Sugar policy reform bills attract industry support

By Caroline Scott-Thomas

- Last updated on GMT

Sugar policy reform is back on the US legislative agenda, as two new bills that aim to end the sugar price support program have attracted broad food industry support.

The Free Market Sugar Act was introduced by Rep. Joe Pitts (R-PA) and Rep. Danny Davis (D-IL) on Wednesday, a week after Senator Dick Lugar (R-IN) introduced his Free Sugar Act of 2011.

The American Sugar Alliance, which represents the interests of sugar growers, claims that US sugar policy “hasn’t cost taxpayers a dime since 2001”​ – but Lugar says that the policy creates a hidden sugar tax.

“Every American business that makes candies, ice cream, cookies, bread, or sells lattes, sandwiches, or cupcakes, is paying more than twice the world market price for sugar because of this hidden tax,”​ Lugar said. “American consumers pay for this tax, while more and more sugar users are being driven out of business because of off-shore producers who don’t have to pay high prices dictated by the US government.”

Current US sugar policy was set with the 1981 Farm Bill and works on the principle that supply should not exceed demand in order to keep prices stable. The government can restrict the amount of sugar that American sugar farmers can sell, restrict the amount that the US will buy to the level required by trade obligations, and divert excess sugar to ethanol production.

However, US sugar prices have remained far above global sugar prices – a situation that has led to frustration among sweetener users who claim that costs are unacceptably high.

Commenting on the bipartisan Free Market Sugar Act, president of the National Confectioners Association and chairman of the Coalition for Sugar Reform, Larry Graham, said: “American consumers and manufacturers have been harmed by the current sugar program for far too long. This legislation will help bring an end to unnecessary and wasteful federal government intrusion.”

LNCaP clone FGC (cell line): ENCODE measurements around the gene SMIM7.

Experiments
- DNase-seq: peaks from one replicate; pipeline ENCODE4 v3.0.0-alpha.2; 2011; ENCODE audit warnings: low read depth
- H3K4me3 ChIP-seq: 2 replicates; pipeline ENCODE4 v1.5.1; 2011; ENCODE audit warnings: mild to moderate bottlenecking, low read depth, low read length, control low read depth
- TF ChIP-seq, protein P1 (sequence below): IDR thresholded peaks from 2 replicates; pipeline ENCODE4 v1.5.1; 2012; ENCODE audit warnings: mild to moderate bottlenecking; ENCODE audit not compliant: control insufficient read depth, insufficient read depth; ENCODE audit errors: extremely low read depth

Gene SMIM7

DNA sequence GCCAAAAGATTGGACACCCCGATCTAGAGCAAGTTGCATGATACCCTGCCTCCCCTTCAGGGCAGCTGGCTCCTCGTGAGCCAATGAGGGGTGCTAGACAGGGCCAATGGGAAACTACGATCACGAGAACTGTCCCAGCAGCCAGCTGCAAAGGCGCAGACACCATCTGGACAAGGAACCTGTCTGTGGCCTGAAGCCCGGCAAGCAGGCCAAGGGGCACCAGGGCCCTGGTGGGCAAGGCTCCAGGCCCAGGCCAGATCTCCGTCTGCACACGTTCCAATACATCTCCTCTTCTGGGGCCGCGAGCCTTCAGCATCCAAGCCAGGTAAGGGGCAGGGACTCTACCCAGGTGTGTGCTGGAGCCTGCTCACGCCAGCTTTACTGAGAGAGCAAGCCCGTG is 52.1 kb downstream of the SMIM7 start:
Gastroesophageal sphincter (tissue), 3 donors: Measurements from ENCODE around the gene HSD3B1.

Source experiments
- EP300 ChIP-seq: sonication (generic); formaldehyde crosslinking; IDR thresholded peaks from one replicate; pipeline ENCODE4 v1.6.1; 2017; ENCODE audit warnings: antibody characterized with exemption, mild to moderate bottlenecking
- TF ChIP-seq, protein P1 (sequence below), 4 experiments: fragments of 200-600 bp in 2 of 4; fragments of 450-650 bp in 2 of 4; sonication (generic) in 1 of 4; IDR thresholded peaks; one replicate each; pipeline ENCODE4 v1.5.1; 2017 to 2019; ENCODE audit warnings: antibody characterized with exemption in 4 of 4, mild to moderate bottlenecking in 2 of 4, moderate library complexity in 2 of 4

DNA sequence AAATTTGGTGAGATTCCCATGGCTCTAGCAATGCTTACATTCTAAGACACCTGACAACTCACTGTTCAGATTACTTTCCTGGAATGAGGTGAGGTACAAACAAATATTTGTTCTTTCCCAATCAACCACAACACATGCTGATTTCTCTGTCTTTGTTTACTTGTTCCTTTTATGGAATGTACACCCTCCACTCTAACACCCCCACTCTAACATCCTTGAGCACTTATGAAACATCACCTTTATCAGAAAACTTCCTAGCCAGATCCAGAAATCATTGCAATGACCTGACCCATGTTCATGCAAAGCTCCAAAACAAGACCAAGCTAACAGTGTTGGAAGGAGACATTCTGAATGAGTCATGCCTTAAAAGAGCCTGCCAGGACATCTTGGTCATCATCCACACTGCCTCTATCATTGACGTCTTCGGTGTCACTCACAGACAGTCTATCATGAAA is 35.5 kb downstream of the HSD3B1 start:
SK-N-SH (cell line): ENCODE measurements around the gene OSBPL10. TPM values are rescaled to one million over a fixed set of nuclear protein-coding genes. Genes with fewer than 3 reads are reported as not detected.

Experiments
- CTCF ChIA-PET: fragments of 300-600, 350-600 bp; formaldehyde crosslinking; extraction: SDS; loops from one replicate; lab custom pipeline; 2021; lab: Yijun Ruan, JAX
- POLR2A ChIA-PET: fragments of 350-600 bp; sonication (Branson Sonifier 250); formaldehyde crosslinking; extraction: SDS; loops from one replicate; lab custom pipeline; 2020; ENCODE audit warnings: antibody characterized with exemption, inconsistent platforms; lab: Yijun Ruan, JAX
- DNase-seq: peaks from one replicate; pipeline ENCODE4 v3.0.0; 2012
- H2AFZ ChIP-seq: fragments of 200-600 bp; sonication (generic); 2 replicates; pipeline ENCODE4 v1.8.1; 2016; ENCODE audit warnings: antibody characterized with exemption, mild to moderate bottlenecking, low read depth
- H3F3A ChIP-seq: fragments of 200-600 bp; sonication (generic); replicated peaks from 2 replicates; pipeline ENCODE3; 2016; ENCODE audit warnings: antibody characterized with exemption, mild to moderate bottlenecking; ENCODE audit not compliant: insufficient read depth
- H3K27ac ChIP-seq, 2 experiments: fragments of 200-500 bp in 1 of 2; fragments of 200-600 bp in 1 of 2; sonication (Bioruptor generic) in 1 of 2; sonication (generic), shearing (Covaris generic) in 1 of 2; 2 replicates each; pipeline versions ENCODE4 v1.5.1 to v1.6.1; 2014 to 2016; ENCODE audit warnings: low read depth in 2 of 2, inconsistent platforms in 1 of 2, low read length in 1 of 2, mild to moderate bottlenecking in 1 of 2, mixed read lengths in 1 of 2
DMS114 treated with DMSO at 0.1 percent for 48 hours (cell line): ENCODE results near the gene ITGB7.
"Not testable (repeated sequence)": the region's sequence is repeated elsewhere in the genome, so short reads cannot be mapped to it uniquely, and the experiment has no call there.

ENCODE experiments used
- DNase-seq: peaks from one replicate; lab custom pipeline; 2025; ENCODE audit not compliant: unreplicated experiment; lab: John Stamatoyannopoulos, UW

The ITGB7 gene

Congressman Pitts claims that the legislation would "restore competition to the industry and keep jobs here in America."

In 2006, the US Department of Commerce was tasked with investigating whether food manufacturing and sugar refining jobs had been moved overseas as a result of US sugar policy. Its report concluded that “for each one sugar growing and harvesting job saved through high US sugar prices, nearly three confectionery manufacturing jobs are lost”.

Meanwhile, the Grocery Manufacturers Association (GMA) was one of 19 organizations and individual manufacturers to send letters of support for Senator Lugar’s legislation.

Its letter to Lugar said: “Artificial prices hurt not only businesses – from the corner bakery to some of the largest employers in America – but also the customers they serve. GMA strongly supports the market based reforms embodied in your legislation and urges Congress to pass the Free Sugar Act of 2011.”

Meanwhile the American Sugar Alliance has accused industry of trying to “flood the sugar market with subsidized imports so they can increase corporate profits.”​ It says that sugar, which is grown in 18 states, supports 146,000 US jobs and contributes $10bn to the economy each year.

The United States is the world’s largest consumer of sweeteners, including sugar and high fructose corn syrup, and is one of the world’s biggest sweetener importers, according to the US Department of Agriculture.

Related topics: Regulation & Safety, Ingredients

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